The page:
Obama arrives in Mumbai

The US president has arrived in India to find parts of the city have been under lockdown for the past few days and residents blame the American president for ruining the Diwali festival.

MUMBAI // Barack Obama has arrived in India to find parts of the city have been under lockdown for the past few days and residents blame the US president for ruining the Diwali festival.

He was received by Salman Khurshid, an Indian politician, the the chief minister of Maharashtra, Ashok Chavan and the US ambassador to India, Timothy J. Reomer before being whisked off on a Marine One helicopter to the Taj Mahal Palace hotel and towers, where he will stay during his two-day visit to Mumbai.

After offering a single, white rose, Mr Obama wrote a message in the guest book while Mrs Obama looked on. Then they read through the names of those who lost their lives, which are inscribed on a wall by the “tree of life” memorial in the hotel’s courtyard.

In a short speech addressing a group of people who braved the attack and those who lost family members to the Mumbai terrorist attack in November 2008, Mr Obama praised the city and its people, calling the Taj hotel a symbol of the “strength and resilience of Indian people.”

"There has been a great commentary on our decision to begin our visit here, in this dynamic city at this historic hotel. Those who have asked whether this is intended to send a message, my answer is simply absolutely,"

He said the two countries were working together to avoid more attacks by sharing intelligence and demanded the culprits be brought to justice.

"We today, US and India are working together, more closely than ever to deepening counter-terrorism (cooperation), to keep our people safe," he said. “We go forward with confidence knowing that history is on our side.”

They also visited Mani Bhawan, Mahatma Gandhi’s home that has been turned into a museum. Later, Mr Obama will meet with Indian and American business heads and speak at the US-India Business Council meeting at the Trident hotel.

In preparation for his visit, the pavements have been given a fresh coat of paint and all dustbins from the route that Mr Obama will take have been removed. They have been viewed as a potential safety threat, that could hold explosives.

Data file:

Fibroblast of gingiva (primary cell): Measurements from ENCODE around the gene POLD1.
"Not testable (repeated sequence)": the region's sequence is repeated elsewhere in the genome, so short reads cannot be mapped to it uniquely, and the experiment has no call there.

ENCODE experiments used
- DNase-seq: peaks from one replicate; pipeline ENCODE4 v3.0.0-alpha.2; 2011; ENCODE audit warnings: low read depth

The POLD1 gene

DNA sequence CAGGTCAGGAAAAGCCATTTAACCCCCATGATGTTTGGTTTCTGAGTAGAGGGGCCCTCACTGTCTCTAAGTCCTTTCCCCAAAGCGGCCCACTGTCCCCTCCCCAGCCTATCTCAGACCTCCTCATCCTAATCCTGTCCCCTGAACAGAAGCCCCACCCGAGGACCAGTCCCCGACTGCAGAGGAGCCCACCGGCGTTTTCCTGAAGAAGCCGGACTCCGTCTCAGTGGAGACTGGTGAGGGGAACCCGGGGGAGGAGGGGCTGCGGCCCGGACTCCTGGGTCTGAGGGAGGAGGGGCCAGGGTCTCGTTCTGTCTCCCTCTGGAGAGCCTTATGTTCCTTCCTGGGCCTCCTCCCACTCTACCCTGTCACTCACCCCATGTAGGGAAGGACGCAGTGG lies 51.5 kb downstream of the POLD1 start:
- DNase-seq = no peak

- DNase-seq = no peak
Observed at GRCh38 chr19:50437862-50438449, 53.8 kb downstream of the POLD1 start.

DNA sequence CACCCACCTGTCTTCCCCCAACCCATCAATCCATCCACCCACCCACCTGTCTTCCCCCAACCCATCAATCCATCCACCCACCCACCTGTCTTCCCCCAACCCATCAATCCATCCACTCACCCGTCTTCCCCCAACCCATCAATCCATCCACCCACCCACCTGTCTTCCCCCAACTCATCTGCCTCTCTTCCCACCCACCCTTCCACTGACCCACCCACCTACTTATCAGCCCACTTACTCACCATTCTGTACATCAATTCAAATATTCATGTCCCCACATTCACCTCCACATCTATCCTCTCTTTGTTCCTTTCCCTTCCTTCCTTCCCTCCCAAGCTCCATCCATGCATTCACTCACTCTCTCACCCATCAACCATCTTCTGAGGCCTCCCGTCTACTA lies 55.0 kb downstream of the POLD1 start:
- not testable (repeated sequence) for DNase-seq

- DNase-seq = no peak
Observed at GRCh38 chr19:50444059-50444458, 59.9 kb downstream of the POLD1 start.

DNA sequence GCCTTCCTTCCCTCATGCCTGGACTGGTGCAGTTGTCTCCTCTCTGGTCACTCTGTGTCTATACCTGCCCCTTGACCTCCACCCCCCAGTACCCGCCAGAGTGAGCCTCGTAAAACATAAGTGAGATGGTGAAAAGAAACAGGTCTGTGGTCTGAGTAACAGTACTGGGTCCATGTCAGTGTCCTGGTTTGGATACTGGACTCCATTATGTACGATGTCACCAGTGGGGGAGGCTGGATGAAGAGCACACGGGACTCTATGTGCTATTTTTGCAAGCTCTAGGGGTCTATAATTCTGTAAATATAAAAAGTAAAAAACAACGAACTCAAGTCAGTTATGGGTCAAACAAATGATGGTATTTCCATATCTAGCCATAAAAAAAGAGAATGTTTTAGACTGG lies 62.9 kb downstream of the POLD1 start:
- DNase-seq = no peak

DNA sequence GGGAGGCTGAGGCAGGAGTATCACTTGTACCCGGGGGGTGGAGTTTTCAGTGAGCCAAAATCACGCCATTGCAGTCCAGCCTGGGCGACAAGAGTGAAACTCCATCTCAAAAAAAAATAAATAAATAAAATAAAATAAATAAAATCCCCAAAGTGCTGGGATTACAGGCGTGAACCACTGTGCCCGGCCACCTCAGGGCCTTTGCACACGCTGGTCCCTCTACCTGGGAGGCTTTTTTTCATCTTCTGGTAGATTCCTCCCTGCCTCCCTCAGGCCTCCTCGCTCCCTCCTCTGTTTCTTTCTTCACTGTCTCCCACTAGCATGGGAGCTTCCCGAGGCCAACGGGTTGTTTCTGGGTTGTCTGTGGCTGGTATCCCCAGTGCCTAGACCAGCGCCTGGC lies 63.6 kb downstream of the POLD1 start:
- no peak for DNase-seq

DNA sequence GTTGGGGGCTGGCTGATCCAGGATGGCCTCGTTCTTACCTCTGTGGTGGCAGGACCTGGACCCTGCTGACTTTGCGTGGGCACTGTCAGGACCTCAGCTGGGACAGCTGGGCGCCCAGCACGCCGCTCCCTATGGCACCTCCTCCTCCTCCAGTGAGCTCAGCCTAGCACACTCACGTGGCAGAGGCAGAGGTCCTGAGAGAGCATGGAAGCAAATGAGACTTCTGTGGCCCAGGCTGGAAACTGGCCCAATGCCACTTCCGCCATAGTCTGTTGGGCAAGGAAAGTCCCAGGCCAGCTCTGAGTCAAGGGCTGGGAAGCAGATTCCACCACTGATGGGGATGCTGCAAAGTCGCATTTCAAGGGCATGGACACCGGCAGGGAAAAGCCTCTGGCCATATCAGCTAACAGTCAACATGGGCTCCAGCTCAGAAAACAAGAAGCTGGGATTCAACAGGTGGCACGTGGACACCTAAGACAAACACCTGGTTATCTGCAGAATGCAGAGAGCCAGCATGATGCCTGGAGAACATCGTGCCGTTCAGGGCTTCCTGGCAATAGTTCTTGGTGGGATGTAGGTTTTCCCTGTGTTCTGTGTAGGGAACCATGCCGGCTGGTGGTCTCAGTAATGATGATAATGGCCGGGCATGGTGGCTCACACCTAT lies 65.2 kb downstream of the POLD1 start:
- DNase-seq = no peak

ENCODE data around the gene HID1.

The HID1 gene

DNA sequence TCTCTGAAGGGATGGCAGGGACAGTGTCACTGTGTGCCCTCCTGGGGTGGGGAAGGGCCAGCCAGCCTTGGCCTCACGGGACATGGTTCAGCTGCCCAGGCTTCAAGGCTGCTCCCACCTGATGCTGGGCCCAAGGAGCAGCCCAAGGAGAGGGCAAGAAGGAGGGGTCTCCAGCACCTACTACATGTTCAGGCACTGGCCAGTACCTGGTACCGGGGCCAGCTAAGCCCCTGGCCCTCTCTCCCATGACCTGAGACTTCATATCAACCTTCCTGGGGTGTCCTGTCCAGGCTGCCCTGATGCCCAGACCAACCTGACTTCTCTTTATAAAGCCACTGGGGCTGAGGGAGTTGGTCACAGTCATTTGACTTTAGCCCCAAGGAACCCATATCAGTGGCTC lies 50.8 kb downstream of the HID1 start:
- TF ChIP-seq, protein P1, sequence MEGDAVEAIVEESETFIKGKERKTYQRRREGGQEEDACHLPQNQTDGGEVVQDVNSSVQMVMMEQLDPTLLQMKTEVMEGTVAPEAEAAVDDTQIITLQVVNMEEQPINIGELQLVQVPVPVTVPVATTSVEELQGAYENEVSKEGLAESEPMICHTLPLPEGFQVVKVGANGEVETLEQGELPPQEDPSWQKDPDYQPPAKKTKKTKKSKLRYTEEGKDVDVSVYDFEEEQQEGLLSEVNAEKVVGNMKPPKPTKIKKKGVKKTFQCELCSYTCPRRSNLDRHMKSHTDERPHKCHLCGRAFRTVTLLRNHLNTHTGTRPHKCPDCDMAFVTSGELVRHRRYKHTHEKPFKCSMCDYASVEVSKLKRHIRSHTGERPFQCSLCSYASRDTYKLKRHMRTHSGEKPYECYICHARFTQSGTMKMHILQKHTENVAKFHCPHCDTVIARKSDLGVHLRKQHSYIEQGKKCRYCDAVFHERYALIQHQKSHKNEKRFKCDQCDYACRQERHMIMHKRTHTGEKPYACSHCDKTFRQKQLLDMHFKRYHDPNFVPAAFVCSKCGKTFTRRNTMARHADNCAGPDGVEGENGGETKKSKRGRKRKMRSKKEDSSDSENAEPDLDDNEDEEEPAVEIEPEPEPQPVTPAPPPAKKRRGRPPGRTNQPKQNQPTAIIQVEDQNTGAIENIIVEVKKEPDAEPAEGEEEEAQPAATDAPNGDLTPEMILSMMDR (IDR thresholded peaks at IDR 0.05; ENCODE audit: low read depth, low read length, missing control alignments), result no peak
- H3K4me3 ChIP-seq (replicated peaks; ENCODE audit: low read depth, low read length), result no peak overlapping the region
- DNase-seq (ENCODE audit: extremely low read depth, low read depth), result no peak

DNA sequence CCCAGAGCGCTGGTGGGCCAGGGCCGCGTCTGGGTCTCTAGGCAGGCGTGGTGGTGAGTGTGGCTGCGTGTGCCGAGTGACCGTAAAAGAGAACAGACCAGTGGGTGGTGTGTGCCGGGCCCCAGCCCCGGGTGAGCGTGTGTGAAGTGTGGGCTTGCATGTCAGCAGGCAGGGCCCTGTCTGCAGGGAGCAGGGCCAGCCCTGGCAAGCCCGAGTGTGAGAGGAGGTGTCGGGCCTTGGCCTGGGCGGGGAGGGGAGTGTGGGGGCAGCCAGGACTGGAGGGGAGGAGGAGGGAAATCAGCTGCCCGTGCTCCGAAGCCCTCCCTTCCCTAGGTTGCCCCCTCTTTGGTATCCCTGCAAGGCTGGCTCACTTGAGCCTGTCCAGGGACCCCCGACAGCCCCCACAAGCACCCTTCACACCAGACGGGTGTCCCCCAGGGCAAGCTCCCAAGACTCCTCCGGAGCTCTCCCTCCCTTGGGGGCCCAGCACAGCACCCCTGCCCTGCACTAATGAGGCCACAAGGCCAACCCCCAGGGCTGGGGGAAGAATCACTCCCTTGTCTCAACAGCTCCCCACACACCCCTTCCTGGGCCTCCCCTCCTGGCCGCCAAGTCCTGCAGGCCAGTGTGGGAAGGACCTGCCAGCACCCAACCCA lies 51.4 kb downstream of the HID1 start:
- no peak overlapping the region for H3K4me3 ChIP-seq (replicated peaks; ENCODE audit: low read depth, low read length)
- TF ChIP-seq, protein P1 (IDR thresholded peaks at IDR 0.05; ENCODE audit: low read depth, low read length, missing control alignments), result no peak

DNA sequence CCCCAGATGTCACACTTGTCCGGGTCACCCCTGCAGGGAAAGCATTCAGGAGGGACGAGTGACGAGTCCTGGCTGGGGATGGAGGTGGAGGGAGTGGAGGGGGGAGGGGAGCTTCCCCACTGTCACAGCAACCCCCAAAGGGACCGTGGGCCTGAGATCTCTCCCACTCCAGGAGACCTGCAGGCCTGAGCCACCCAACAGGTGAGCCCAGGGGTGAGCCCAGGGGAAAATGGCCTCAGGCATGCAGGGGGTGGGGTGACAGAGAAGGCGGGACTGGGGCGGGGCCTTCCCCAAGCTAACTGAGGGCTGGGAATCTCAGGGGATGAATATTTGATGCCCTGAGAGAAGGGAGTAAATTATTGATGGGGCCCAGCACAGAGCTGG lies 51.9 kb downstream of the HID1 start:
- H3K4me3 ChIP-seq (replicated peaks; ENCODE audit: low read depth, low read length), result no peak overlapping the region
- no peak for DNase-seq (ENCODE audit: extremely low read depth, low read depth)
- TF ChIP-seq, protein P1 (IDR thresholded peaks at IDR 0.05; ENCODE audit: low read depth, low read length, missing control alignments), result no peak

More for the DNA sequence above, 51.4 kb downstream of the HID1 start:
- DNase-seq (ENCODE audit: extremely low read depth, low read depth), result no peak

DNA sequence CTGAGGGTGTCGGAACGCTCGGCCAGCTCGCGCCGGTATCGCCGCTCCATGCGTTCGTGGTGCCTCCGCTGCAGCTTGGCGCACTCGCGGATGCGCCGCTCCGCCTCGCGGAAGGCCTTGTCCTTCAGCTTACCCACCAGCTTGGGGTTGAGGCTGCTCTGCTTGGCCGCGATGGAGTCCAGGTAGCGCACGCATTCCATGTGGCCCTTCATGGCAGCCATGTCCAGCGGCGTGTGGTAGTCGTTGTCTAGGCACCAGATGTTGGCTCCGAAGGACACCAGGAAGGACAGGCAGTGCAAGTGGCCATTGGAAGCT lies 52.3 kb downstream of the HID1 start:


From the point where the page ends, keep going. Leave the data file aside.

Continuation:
Instead the city’s municipality has deployed 1,600 cleaners who have had their Diwali holidays revoked, to continuously clean the garbage from the streets, which will be especially filthy from the bursting of firecrackers during Diwali.

“He should have come before or after, not during Diwali,” said Mohammed Shamim, a taxi driver who drives around the Colaba area, where the president will be staying.

“Because of him business is not only at a loss, it is a disaster. There are no tourists in the hotels. All the roads are closed and the locals are not venturing this way to celebrate Diwali,” said Mr Shamim.

Beggars and hawkers who usually sell souvenirs around the Gateway of India that faces the hotel Mr Obama will stay in, have also been cleared and the roads blocked to everyone, including tourists. Fashion street, a vibrant shopping area that sells export surplus clothes, was shut down by the police on Friday afternoon, as dozens of them patrolled the streets on foot.

“Even the police are complaining that they cannot celebrate Diwali with their families because of this visit,” said Mr Shamim.

Bade Miya, a legendary cart that sells kebab rolls to late-night revelers after Jamal Shaik, the owner, parks the cart behind the Taj Mahal hotel has been shut down till Monday. Mr Shaik said the police called for a meeting three days ago and asked him to close shop during the busiest and most profitable time of the year. The police told him they were going to set up barricades and no cars or carts would be allowed around the vicinity of the hotel. The city will not compensate him for the closure of his business.

“Of course there will be loss,” said Mr Shaik. “But it is loss for everyone and they are all suffering like us. And we must do this for our country. For the security of the American president.”

Neha Bedi, 27, who works at a design firm lives in Colaba and her offices are in the neighbourhood of the Taj hotel said the police had come around to her flat and issued a warning to not burst firecrackers after 10pm on Friday, a day before the president arrived, and today, when Mr Obama will be in the city.

“The younger kids are heartbroken,” she said. “Now thanks to Obama, you cannot burst firecrackers.”